Last week marked the first anniversary of the Bitcoin hard fork which finally resolved the Bitcoin Scaling Debate after years of arguments, disputes and contentions. What resulted was a hard fork to the Bitcoin protocol which split Bitcoin into two separate cryptocurrencies – Bitcoin (BTC) and Bitcoin Cash (BCH).
A hard fork is an update to the protocol of a cryptocurrency which requires all nodes or users to upgrade to the latest version of the protocol software. In simple terms, a hard fork is a permanent divergence from the previous version of a cryptocurrency’s blockchain. Hard forks change the underlying rules of the protocol by adding new features to the network’s functionalities, or by changing the core rules entirely.
Before the fork
For readers new to Bitcoin, here’s a brief summary of the debate which led to last August’s hard fork: for years leading up to the fork, developers and heavyweights in the Bitcoin community debated the best process to scale Bitcoin for mass adoption. Because Bitcoin’s block size is limited to one megabyte every ten minutes, the Bitcoin network is only able to handle around seven transactions per second (compared to Visa’s 24,000). This restriction with its block size severely limits the functionality of Bitcoin as a fast and cheap payment network.
As the popularity and use of Bitcoin grew, the increase in transactions led to network congestion, resulting in transactions being unable to be processed in the current block. This caused some transactions not to be confirmed for hours on end. In order to jump the transaction processing queue, a fee market was developed which allowed users to pay higher fees to process their transactions more quickly. This led to a rise in the cost of transactions and a fall in the user experience of Bitcoin.
The once fast, cheap and efficient Bitcoin network was now swamped with transactions which created a slow, clunky and unreliable network. In brainstorming solutions to scale Bitcoin, the community was split into two ideologies of thought.
Block size or second layer
One idea would be to simply increase the block size, which would allow more transactions to be processed within a ten minute block. And as more and more transactions were submitted to the Bitcoin network, the block size would be continuously increased to accommodate the growth in network traffic.
The second idea posed by Bitcoin developers was to create another payment layer above Bitcoin, and then to use the Bitcoin Blockchain to verify transactions which occurred on this layer which is known as the lightning network. This separate payment layer would allow for transactions to be batched together and ‘netted out’ against other transactions in a lightning fast and extremely cheap way, and then eventually settled on the Bitcoin Blockchain.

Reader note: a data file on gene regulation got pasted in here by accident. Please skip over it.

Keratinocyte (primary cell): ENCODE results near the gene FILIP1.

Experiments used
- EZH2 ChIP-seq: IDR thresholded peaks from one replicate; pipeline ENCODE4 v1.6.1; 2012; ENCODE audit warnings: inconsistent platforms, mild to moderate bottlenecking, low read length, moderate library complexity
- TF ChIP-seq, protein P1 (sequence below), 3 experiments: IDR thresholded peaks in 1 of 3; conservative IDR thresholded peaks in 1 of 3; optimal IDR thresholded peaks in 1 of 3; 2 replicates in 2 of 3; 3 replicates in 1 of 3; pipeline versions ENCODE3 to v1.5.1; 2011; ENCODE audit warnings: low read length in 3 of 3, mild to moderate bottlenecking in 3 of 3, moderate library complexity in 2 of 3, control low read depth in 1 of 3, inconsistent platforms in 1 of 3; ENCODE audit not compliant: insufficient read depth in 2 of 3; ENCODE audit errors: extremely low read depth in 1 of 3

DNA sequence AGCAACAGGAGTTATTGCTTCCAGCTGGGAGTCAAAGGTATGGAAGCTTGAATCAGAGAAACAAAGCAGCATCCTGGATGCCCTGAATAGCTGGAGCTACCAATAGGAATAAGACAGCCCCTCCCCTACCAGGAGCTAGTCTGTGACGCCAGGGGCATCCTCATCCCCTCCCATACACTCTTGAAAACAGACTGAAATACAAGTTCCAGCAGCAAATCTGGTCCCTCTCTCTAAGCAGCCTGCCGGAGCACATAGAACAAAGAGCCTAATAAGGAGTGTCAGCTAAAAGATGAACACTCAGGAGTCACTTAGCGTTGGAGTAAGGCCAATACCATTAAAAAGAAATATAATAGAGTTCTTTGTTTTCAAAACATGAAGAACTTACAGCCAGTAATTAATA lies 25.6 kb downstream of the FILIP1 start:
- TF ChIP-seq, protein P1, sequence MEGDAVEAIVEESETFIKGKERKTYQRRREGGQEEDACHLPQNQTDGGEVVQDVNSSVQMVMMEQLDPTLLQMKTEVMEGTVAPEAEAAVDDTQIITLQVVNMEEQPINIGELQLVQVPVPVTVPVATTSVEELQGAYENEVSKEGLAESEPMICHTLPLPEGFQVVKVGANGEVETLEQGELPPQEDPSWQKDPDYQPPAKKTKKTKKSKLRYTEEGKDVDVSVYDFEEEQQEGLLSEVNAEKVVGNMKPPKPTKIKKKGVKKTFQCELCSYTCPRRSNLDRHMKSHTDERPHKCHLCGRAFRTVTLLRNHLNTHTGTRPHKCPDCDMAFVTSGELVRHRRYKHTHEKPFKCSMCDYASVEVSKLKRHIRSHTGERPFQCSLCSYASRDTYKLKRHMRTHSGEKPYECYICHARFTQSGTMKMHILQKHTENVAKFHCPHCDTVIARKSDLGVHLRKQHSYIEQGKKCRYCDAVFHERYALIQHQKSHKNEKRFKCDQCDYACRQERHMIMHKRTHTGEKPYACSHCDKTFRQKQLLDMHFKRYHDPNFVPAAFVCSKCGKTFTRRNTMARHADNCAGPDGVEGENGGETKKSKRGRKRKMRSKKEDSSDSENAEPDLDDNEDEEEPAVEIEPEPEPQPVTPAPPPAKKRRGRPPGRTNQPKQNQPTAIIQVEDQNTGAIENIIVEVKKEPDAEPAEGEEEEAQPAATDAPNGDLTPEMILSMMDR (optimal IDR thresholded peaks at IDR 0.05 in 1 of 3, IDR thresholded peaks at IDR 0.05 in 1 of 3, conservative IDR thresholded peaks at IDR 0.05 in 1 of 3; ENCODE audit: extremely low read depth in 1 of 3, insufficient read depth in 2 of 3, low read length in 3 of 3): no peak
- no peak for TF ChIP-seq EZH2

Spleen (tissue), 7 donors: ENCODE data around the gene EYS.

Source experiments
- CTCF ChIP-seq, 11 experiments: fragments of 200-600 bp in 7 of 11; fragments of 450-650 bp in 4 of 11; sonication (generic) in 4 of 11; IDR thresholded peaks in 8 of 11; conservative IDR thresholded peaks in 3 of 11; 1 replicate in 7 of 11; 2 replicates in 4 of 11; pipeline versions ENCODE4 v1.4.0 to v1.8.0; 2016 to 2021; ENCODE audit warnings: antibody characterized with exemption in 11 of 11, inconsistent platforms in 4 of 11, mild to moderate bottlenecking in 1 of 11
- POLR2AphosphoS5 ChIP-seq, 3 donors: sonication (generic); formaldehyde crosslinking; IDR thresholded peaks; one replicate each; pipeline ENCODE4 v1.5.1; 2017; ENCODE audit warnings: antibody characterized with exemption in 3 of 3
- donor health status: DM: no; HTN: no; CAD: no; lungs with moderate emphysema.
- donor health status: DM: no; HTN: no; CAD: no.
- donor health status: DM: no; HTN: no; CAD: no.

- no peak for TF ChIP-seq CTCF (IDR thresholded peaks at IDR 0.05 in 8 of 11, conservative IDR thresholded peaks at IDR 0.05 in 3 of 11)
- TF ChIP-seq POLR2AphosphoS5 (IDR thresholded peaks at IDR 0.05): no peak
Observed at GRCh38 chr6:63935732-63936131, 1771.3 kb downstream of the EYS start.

The debate on whether to scale Bitcoin off chain, or to increase the block size indefinitely is what is known as the Bitcoin Scaling Debate. In using the ‘congested highway’ analogy, one group offered the solution of adding extra lanes to the highway as required to meet the increasing traffic demand. The other group posed the idea of creating other methods of transportation, such as rail or air travel, which would run alongside the highway, with the commuters still being able to depart and arrive at their chosen destinations. After years of debate, the divergence in ideas saw the Bitcoin protocol split into two; Bitcoin and Bitcoin Cash.
Without taking sides on the scaling ideologies of both BTC and BCH, there are some positives which resulted from the much feared hard fork.
Different approaches to the same problem
Bitcoin is an experiment in monetary science. It is attempting to create an immutable, censorship resistant method of value transfer which can scale en masse. In doing so, many different approaches to solve this problem should be welcomed. Many experts in the Bitcoin (BTC) camp tout that increasing the block size will lead to network insecurity. They also point out the unsustainability of continuously increasing the block size as demand on the networks grows. However, if the big block experiment is actually successful, then it can always be integrated into the Bitcoin protocol. So in a way, Bitcoin Cash, along with all other hard forks which have followed, are in essence test nets for ideas which may one day be implemented into Bitcoin. The Scaling Debate also helped to push Bitcoin in the direction of adopting Segregated Witness, an update to the code which solves the issue of transaction malleability, and makes off chain solutions like The Lightning Network possible.
Holders of Bitcoin received an equal quantity of Bitcoin Cash as they held in Bitcoin, which meant that they could sit back and watch the development of both chains without the need to take sides. In any event, twelve months have flown by since Bitcoin’s contentious hard fork. Bitcoin continues to develop second layer solutions such as The Lightning Network, while Bitcoin Cash experiments with their 32 megabyte block size. And although both sides may think they are in competition, they’re actually experimenting with different approaches to solving the same problem of creating immutable, censorship resistant value transfer.